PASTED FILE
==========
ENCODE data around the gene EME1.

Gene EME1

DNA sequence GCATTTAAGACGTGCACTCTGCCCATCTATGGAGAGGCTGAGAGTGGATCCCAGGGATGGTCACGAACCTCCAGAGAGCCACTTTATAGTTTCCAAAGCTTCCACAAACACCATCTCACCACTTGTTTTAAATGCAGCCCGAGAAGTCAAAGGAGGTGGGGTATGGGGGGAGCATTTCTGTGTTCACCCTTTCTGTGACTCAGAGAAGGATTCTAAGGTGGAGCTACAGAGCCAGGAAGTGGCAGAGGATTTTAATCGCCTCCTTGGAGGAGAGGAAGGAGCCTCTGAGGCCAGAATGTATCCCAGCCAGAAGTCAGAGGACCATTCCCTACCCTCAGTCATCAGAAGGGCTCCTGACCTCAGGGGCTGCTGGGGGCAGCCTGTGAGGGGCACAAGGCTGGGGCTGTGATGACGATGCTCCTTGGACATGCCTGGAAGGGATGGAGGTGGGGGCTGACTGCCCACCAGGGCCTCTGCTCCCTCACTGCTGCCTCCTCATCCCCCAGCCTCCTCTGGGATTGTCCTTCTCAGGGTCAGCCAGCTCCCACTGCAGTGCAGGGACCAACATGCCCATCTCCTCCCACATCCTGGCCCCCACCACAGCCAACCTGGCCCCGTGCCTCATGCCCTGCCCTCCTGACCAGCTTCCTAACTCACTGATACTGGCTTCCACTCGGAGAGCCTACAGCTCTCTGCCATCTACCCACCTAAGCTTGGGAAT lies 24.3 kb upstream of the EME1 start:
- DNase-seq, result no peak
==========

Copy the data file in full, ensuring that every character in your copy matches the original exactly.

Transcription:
ENCODE data around the gene EME1.

Gene EME1

DNA sequence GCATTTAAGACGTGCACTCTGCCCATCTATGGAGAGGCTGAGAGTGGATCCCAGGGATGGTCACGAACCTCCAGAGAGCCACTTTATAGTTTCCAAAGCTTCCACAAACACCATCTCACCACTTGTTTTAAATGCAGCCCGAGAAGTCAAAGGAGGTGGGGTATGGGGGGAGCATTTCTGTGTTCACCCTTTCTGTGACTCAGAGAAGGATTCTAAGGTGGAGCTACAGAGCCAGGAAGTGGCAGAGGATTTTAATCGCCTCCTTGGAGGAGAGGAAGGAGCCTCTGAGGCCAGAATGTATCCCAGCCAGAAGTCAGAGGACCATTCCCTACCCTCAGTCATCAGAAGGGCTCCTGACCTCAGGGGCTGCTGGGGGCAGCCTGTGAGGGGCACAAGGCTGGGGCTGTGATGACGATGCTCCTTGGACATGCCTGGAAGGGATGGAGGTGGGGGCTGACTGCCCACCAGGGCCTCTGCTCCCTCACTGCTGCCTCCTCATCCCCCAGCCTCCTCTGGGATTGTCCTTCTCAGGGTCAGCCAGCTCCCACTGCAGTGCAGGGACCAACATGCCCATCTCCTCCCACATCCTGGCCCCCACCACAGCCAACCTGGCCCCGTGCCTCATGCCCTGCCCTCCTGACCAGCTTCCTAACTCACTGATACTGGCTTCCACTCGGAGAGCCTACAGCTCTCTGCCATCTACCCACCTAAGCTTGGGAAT lies 24.3 kb upstream of the EME1 start:
- DNase-seq, result no peak